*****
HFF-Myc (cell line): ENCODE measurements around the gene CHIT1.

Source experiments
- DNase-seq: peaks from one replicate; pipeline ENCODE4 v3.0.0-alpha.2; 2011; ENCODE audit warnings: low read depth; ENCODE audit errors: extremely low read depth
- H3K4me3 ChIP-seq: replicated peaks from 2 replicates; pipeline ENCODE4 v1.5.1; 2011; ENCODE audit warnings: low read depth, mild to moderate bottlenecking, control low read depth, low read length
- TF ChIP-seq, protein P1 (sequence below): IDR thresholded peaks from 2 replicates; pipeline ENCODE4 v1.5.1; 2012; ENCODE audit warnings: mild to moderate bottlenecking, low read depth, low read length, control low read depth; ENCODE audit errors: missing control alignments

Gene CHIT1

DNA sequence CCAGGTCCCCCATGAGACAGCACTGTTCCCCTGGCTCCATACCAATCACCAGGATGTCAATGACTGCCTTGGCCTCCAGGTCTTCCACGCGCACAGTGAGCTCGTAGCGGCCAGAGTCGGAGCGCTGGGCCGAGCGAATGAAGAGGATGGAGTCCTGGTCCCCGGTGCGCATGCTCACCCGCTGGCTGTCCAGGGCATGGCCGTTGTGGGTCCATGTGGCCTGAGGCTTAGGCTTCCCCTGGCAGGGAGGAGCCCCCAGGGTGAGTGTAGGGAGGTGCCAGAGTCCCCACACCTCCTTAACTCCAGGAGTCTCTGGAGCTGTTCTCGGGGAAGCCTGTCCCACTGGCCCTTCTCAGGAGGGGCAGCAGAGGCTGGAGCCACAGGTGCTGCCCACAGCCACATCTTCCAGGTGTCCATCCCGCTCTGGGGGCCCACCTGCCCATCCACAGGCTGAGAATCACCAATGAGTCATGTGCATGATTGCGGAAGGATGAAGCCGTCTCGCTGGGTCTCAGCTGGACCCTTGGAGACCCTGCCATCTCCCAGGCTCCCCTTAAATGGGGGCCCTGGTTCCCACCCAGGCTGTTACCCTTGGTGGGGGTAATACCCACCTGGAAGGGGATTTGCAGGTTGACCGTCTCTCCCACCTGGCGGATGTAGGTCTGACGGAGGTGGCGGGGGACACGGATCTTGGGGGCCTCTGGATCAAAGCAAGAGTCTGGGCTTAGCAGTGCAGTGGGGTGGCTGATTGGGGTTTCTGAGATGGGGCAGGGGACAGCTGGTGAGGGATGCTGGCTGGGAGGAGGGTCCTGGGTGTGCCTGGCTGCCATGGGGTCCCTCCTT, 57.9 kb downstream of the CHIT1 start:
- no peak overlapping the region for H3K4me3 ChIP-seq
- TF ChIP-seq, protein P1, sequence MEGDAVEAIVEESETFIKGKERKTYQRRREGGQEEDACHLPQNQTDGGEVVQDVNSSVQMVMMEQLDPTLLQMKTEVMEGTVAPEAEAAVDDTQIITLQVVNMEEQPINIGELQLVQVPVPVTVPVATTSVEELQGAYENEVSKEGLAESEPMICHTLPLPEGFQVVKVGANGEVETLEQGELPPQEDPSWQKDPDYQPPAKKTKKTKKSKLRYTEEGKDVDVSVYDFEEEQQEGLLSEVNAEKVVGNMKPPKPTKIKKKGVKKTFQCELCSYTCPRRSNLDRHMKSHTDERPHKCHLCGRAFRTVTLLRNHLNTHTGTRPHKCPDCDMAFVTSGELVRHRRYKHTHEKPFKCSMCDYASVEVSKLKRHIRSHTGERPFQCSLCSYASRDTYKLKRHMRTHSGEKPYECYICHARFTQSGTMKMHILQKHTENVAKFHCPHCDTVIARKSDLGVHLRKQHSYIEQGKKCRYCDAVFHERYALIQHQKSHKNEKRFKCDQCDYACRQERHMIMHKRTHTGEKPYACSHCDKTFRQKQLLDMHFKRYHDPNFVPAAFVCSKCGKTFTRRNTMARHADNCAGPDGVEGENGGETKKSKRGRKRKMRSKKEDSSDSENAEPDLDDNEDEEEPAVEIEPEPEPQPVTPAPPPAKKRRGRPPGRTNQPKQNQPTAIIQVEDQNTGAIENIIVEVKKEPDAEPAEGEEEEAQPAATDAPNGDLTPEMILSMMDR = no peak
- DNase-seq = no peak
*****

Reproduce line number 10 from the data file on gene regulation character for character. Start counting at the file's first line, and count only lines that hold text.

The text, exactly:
- DNase-seq = no peak